Alumnus of the Month: April 2022
Tim Dracup is our Verulam School April 2022 Alumnus of the Month. Tim left Verulam School in 1977 and is now retired
Please tell us a little about yourself – where do you work and how did you get into this role?
I arrived at what was then St Albans Grammar School for Boys in 1970, the first in my family to pass the 11+. On leaving what had by then become Verulam School, I headed to the University of East Anglia to study English Literature, followed by a PGCE equipping me to teach secondary English.
But I ended up in Whitehall, a civil servant at what was then the Department of Education and Science. I gradually worked my way up the hierarchy, but hit the buffers in 2010, so took early retirement. I became a part-time consultant and househusband, so that my wife could develop her own career before we retired together and lived happily ever after.
Sadly she developed breast cancer and died in 2017 and, since then, I have been striving to entertain the possibility that the best years of my life may still lie ahead! I have clung on to that hope through the subsequent death of both of my parents, some mental health issues and the blight of Covid lockdowns.
What are some of your proudest achievements since leaving Verulam School?
Back in 1996, I applied for a role as team leader responsible for a miscellaneous bunch of education policy issues that no-one cared about. One was support for able learners. During the Blair years this emerged as a priority and I found myself establishing and then leading England’s National Gifted and Talented Education Unit.
When I was working as a consultant, the University of Oxford commissioned me to write them a review of effective practice in widening participation and fair access.
What advice would you give someone looking to follow a similar career path?
Go to university if you possibly can, to study a subject you enjoy, rather than one that will make you more employable. Seize every opportunity to broaden your range of interests, pursuits and skills.
After you’ve paid off your overdraft and travelled the world, find a job you enjoy -one that will earn you enough money that you can dedicate yourself to life, love and the pursuit of happiness.
Be diligent, but work to live rather than living to work. Beware the Peter Principle!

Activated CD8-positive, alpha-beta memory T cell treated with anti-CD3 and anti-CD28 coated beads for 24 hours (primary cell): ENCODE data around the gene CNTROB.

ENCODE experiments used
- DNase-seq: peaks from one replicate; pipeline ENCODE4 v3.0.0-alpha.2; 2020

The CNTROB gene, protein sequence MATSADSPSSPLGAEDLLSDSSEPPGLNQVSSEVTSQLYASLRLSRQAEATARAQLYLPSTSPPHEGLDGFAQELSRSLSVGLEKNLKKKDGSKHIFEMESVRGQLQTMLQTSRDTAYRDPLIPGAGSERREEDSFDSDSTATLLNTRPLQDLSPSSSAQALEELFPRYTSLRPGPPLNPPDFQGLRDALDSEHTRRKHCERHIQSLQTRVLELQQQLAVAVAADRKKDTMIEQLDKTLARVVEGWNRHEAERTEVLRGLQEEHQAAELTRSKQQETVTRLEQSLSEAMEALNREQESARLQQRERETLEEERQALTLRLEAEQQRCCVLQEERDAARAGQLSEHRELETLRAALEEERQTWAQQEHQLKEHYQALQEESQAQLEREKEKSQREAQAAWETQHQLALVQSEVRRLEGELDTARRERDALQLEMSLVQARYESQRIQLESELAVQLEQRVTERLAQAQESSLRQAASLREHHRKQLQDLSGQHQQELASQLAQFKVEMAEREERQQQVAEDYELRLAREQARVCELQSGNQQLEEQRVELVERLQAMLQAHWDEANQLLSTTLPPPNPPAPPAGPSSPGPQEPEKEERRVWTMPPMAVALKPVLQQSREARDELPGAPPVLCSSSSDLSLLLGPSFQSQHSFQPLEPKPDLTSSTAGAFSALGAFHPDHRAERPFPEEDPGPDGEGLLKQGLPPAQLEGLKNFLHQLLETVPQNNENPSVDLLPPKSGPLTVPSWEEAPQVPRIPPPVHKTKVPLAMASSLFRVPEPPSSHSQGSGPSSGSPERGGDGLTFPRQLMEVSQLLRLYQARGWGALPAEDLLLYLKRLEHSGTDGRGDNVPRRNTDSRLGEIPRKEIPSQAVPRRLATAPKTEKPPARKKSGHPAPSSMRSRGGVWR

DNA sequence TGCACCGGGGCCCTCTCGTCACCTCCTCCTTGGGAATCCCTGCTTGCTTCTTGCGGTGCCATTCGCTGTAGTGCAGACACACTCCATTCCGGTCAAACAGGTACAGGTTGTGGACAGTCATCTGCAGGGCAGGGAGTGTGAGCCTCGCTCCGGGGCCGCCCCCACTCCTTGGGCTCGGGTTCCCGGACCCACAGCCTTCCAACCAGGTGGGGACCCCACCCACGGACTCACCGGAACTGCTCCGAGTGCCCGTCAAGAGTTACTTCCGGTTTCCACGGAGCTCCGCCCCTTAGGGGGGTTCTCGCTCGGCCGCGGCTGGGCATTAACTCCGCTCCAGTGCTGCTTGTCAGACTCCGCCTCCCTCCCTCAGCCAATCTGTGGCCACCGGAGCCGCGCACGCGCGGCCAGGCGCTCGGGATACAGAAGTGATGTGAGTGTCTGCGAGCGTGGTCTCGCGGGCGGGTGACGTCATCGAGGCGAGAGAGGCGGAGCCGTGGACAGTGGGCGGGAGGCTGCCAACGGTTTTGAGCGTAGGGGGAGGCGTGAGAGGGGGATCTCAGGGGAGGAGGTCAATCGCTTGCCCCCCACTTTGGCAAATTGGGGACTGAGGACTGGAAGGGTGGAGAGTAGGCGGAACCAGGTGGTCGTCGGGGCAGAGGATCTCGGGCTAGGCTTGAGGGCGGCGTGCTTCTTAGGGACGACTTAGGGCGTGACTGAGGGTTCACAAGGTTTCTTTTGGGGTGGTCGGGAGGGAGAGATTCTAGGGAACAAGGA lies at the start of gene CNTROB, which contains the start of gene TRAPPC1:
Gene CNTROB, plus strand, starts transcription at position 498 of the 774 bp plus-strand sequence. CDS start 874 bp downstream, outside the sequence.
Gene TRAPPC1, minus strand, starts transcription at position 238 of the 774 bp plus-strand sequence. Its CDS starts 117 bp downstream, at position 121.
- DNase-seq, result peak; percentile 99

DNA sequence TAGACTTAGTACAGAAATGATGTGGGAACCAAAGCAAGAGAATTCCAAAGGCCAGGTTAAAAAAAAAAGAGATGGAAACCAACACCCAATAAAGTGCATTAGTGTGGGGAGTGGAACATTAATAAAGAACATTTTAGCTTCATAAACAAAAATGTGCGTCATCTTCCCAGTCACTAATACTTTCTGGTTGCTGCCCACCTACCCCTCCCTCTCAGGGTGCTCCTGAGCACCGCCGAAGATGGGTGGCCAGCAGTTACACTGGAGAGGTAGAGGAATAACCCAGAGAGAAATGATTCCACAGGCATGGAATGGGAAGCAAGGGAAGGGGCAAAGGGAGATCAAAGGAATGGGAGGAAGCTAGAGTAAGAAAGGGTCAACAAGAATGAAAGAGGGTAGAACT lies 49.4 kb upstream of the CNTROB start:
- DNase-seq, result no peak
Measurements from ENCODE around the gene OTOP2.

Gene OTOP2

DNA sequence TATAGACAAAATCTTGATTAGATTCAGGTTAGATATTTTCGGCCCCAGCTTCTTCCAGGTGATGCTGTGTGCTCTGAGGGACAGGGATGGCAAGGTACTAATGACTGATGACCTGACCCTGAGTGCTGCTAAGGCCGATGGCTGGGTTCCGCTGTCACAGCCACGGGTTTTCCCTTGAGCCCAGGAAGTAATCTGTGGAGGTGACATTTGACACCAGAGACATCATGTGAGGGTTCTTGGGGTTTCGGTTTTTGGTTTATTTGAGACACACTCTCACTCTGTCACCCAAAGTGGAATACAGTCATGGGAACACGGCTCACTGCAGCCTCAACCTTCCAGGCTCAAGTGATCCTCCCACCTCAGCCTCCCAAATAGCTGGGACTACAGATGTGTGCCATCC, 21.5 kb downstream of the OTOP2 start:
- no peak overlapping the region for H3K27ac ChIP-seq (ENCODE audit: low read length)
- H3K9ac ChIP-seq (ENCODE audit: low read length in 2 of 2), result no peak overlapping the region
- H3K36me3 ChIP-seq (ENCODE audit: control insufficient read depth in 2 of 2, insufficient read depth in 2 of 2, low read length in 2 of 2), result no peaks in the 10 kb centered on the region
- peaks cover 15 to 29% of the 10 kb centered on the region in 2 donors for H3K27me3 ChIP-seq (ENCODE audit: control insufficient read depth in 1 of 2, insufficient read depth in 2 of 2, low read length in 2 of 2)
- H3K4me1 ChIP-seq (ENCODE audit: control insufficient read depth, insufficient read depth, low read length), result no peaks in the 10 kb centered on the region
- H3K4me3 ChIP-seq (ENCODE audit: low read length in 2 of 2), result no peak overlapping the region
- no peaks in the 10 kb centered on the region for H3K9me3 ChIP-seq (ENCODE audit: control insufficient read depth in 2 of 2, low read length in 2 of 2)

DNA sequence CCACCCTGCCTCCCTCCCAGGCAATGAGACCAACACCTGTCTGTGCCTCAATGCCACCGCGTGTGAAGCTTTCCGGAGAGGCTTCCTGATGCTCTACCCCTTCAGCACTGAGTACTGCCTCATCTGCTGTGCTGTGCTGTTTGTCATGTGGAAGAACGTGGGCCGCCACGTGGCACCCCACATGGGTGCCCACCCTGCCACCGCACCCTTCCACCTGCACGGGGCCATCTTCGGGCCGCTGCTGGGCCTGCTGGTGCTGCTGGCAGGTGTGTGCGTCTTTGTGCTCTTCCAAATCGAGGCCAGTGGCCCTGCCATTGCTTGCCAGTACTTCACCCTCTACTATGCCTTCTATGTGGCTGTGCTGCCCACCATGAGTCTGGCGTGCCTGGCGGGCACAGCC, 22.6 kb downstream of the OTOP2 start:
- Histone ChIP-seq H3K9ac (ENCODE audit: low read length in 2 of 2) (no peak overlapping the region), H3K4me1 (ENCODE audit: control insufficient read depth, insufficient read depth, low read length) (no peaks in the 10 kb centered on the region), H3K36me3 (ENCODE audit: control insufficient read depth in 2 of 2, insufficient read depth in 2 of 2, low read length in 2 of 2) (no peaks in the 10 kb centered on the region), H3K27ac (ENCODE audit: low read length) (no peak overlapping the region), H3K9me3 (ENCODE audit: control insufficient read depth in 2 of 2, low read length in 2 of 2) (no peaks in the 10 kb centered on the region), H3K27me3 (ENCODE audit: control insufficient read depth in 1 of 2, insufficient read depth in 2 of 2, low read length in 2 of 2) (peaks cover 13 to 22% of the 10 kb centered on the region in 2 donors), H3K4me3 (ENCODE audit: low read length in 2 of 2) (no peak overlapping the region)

How have your experiences at Verulam School contributed to your life and successes since leaving school?
The teachers I remember most fondly were those who awoke in me a lifelong love of books and literature. John Mole, in particular, was inspirational.
I was rather less fond of the PE staff, especially those who cultivated a sadistic streak. I suppose one could argue that playing rugby in sub-zero temperatures does toughen one up and develops one’s resilience!
What House were you in at Verulam School and can you describe one of your fondest memories?
I was in Jennings. I arrived with a second-hand rugby shirt that was a fetching shade of mauve after many washes, instead of the regulation purple.
In an effort to escape the joys of rugby I became rather good at cross-country, enjoying the inter-house competitions and later running for the School.
I had lots and lots of bright ginger hair and, to give them credit, the staff never ordered me to get it cut, even turning a blind eye when I turned up to the Upper Sixth with an apology for a beard.
I managed to get through my entire school career without a single detention. Almost miraculously, I once endured a double period of geography taught by detention-happy legend Mr Alexander (aka ‘Bullet’) without him discovering that I had forgotten my text book.
I’m still trying to realise the happiest years of my life!
I try to keep fit through a mixture of walking, running, pilates and weight-training – and I’m working my way steadily round the South-West Coast Path.
I’ve appointed myself unofficial Dracup family historian and love researching the lives of earlier Dracups, placing them in their proper social and historical context.
I write a fair bit, on these and other subjects, publishing everything on my ‘Eponymous’ blog.
We love hearing what our alumni have been doing since leaving Verulam School. Each month, we are inviting a member of our alumni community to share their story of life after Verulam. If you’re and alumnus who would like to take part, or you’d like to volunteer an alumnus that you know, then please drop us an email.